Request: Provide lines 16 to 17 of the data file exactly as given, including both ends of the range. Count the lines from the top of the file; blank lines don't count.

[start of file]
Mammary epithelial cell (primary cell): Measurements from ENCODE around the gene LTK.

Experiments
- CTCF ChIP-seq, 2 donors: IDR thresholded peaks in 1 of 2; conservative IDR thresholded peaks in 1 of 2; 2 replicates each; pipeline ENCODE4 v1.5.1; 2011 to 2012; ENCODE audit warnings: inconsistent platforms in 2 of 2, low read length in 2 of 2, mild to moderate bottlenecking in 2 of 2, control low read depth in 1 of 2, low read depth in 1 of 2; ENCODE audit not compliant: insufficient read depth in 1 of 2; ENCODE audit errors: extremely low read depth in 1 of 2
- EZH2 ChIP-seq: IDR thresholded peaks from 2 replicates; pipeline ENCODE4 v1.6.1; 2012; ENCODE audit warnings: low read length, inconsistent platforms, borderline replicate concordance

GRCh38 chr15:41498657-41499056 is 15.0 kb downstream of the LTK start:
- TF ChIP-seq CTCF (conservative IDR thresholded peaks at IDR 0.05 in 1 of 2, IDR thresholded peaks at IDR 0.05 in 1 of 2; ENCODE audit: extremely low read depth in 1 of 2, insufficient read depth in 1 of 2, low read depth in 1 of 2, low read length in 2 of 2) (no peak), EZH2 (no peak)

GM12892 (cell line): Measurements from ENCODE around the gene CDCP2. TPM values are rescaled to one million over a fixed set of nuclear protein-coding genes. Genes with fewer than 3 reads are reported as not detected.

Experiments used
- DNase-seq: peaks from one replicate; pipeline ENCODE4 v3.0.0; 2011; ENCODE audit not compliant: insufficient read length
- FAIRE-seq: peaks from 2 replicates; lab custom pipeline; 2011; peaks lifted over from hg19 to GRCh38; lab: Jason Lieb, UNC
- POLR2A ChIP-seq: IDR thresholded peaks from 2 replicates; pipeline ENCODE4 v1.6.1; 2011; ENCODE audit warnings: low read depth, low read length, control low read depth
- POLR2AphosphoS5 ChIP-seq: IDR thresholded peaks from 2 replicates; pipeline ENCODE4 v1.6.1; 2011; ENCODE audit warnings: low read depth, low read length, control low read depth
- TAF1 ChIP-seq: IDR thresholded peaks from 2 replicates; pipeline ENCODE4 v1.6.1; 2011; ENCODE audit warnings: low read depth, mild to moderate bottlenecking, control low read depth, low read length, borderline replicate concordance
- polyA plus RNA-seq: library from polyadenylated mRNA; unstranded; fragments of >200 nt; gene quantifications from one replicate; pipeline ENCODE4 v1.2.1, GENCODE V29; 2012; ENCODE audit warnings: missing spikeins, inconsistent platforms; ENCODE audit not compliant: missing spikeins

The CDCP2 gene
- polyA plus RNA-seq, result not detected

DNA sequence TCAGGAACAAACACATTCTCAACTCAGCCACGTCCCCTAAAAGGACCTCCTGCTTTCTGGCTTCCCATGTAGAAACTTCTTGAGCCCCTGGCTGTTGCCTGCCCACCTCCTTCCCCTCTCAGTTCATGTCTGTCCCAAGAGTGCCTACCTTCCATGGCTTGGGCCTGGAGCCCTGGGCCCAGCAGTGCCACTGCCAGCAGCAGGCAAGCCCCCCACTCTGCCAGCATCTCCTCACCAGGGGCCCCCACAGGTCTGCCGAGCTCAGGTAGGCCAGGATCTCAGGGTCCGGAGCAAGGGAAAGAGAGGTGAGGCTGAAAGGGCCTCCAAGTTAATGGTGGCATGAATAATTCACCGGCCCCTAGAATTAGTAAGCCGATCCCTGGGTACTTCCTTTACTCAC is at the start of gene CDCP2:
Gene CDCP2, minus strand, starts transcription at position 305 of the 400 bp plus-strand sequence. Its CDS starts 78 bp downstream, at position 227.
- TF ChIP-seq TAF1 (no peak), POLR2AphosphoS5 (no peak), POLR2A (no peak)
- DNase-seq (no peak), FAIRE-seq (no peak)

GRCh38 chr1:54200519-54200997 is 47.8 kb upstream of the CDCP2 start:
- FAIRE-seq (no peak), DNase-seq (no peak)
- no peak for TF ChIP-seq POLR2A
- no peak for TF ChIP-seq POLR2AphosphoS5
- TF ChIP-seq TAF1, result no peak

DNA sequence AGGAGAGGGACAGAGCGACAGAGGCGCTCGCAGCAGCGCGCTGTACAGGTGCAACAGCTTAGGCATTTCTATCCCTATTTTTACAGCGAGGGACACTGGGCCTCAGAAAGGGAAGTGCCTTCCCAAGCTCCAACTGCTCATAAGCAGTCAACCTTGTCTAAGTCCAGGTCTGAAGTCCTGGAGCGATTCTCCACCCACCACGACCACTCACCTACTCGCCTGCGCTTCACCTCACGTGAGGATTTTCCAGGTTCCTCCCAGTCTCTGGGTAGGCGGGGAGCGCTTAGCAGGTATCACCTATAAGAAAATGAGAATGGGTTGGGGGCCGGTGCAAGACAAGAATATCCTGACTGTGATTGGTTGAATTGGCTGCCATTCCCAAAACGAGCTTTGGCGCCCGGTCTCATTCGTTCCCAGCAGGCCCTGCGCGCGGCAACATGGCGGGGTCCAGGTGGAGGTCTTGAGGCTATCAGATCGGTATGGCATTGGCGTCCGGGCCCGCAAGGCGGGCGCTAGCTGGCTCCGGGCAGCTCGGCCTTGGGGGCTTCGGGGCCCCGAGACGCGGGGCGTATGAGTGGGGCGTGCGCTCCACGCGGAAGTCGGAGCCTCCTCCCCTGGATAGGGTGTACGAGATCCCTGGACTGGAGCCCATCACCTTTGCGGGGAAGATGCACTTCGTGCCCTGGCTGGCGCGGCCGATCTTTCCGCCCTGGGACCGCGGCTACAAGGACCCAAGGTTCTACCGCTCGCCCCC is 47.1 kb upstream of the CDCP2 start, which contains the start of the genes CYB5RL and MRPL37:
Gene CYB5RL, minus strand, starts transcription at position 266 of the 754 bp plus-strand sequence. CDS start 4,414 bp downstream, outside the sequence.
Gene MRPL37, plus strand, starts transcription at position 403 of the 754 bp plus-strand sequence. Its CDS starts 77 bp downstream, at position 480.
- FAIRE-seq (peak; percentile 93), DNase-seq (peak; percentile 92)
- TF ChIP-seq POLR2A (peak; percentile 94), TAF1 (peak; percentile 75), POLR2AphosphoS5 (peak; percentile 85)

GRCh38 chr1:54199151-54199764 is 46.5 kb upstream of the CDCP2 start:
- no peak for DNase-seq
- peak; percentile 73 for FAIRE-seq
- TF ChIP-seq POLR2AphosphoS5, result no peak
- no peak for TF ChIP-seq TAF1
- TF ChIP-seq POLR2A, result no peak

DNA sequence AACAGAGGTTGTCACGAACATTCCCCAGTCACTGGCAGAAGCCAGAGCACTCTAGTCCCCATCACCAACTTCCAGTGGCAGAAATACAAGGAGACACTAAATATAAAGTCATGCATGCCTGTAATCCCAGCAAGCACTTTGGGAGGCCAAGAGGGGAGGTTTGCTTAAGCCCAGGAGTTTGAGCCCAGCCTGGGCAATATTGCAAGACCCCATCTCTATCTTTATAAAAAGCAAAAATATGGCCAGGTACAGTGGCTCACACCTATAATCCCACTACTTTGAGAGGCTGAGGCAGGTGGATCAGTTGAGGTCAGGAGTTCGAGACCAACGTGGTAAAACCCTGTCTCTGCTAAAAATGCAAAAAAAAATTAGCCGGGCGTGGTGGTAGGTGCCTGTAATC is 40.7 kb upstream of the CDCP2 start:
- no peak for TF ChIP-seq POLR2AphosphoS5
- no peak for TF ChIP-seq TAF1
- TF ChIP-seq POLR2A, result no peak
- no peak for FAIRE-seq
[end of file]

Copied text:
- polyA plus RNA-seq, result not detected

DNA sequence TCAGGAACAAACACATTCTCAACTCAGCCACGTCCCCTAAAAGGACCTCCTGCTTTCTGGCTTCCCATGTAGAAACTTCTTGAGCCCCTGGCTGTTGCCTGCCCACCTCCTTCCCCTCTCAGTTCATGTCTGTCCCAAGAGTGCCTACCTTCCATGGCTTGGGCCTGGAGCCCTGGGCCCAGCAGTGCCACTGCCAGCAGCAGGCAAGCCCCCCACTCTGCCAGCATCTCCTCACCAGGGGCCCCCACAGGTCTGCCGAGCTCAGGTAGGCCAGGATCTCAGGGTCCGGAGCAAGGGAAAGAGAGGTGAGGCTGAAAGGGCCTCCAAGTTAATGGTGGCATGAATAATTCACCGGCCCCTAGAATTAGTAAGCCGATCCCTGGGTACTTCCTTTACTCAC is at the start of gene CDCP2: